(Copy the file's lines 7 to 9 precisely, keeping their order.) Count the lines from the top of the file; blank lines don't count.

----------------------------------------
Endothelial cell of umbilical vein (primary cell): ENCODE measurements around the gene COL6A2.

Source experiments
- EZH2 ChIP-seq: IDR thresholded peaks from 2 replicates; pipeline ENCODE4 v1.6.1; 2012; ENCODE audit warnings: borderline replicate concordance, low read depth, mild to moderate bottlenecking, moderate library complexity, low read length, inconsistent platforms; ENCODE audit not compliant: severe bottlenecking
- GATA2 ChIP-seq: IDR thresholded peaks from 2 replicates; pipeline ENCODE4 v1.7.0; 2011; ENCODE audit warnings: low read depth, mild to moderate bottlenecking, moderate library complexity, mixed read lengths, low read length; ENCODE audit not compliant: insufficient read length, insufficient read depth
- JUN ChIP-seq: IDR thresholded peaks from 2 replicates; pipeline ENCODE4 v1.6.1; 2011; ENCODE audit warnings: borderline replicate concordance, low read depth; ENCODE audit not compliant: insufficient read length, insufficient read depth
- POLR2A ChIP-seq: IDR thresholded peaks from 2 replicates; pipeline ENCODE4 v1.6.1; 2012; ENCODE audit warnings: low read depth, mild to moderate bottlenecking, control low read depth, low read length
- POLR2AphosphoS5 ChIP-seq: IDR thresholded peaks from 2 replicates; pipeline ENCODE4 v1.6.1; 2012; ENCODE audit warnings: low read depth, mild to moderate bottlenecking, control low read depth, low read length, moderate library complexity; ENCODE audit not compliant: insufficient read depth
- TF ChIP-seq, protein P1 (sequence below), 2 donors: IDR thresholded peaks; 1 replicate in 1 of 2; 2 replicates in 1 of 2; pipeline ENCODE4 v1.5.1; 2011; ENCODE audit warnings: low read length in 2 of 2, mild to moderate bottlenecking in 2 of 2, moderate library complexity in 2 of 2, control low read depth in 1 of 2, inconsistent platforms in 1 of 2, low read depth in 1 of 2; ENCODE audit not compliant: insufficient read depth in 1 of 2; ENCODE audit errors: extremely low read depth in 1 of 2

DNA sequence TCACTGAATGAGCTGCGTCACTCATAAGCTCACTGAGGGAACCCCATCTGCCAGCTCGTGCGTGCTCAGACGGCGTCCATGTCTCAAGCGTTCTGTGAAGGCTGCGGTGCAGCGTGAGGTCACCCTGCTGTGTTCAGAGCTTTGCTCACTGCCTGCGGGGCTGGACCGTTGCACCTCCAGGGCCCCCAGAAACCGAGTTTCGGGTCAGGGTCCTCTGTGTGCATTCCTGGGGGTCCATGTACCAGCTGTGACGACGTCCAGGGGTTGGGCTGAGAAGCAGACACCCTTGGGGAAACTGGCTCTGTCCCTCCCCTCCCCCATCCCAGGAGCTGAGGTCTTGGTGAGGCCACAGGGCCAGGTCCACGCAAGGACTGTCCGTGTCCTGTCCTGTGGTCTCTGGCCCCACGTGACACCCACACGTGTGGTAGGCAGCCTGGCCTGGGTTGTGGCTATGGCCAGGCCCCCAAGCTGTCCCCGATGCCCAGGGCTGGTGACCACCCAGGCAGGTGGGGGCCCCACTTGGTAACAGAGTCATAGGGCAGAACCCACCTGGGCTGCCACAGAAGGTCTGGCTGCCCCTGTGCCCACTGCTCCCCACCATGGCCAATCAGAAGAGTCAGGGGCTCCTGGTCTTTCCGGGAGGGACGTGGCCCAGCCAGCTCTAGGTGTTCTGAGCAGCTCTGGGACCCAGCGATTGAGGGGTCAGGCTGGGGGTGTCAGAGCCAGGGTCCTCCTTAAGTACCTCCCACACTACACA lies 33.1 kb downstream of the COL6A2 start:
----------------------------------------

- POLR2AphosphoS5 ChIP-seq: IDR thresholded peaks from 2 replicates; pipeline ENCODE4 v1.6.1; 2012; ENCODE audit warnings: low read depth, mild to moderate bottlenecking, control low read depth, low read length, moderate library complexity; ENCODE audit not compliant: insufficient read depth
- TF ChIP-seq, protein P1 (sequence below), 2 donors: IDR thresholded peaks; 1 replicate in 1 of 2; 2 replicates in 1 of 2; pipeline ENCODE4 v1.5.1; 2011; ENCODE audit warnings: low read length in 2 of 2, mild to moderate bottlenecking in 2 of 2, moderate library complexity in 2 of 2, control low read depth in 1 of 2, inconsistent platforms in 1 of 2, low read depth in 1 of 2; ENCODE audit not compliant: insufficient read depth in 1 of 2; ENCODE audit errors: extremely low read depth in 1 of 2

DNA sequence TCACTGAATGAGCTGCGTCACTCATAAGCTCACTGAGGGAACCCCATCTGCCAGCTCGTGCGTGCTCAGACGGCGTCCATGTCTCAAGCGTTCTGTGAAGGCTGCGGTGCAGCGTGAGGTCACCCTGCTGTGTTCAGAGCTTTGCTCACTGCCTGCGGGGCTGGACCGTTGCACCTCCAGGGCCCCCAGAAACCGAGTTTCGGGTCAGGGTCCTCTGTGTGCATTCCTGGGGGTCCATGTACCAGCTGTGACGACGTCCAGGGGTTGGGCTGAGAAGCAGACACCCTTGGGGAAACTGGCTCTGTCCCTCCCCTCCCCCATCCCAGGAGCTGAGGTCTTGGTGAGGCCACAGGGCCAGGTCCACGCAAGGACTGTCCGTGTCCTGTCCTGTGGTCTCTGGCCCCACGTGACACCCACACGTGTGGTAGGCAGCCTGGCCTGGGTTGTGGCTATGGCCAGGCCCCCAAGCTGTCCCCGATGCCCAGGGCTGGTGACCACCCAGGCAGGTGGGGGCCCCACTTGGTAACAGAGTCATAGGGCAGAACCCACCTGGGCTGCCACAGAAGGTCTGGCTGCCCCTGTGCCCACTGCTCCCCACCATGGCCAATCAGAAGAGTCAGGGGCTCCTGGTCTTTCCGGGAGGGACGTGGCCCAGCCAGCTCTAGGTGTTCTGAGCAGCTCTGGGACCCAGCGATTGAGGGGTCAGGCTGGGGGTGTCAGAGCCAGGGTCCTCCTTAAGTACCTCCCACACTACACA lies 33.1 kb downstream of the COL6A2 start: